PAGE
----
Spiny Oyster

Native American artisans use a wide variety of gemstones to make jewelry: turquoise, jet, picture jasper, opal, and coral.

A favorite material of the Navajo, Hopi, and Zuni tribes--the spiny oyster--is, as its name indicates, not a gemstone but the shell of the Spondylus gaederopus, a bivalve mollusk.

Found in mostly in the waters of South America and the Gulf of Mexico, spiny oyster has been used by Native Americans since prehistoric times.

Depending on the depths of the water in which it is found, the spiny oyster wears a shell of varying shades of white, yellow, orange, pink, red, purple, and brown.

The shell is separated from the meat and is then shaped into beads and cabochons.

Purple spiny oyster is sometimes confused with either sugilite or charoite, and the darker red color with Mediterranean coral. You can usually tell spiny oyster by the streaks in the stone.

(All above pieces can be found in Mary Navajo's booth)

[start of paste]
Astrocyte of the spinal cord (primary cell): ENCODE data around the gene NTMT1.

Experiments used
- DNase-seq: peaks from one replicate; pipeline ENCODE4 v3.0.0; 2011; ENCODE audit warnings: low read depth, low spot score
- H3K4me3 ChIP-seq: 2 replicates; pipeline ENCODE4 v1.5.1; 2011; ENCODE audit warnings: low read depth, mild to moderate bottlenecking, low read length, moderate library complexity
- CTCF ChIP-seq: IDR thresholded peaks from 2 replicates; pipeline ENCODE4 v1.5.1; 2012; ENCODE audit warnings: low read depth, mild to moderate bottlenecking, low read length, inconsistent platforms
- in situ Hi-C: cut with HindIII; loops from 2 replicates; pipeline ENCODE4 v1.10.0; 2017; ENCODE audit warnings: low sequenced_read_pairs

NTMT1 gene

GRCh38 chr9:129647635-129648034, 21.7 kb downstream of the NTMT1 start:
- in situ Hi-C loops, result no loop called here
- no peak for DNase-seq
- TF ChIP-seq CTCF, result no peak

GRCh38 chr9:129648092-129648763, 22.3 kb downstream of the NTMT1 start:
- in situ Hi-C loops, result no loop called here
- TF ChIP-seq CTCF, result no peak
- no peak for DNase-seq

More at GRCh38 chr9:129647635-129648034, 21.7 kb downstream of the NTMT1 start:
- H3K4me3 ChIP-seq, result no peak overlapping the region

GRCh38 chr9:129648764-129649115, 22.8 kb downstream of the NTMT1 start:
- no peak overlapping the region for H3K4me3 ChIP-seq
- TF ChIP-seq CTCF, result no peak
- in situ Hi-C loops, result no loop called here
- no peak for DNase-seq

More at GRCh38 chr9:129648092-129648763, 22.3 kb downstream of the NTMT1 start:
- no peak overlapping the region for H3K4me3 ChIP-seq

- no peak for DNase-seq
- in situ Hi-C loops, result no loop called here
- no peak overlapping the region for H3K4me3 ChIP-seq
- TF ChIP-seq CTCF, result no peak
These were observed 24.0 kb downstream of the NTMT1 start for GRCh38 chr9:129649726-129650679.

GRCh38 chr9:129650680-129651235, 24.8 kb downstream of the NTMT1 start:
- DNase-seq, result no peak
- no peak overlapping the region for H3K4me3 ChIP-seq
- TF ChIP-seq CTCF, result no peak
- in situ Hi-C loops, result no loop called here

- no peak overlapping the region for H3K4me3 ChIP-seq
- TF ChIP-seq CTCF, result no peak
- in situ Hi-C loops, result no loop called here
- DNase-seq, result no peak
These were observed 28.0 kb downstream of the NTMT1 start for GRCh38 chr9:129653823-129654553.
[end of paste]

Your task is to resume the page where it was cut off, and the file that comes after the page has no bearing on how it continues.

Zuni artists are renowned for their skill with inlay, a technique in which multiple stones are pieced together to form a single image. Spiny oyster is almost always used, along with turquoise, mother-of-pearl, onyx, gaspeite, and lapis. The stones are glued into channels created by soldering pieces of silver to a backing plate. The stones are then polished flat, resulting in a gorgeous multicolored figure.

(Zuni inlay pieces by Gary James)

Spirit Heart Art has several displays at the Sedona Artist Market featuring paintings and jewelry. Their countertop display features handmade spiny oyster jewelry.

Artist David Davis sources his materials from Ecuador, creating pieces that highlight the beauty of the varying colors.

(Above pieces from Spirit Heart Art)

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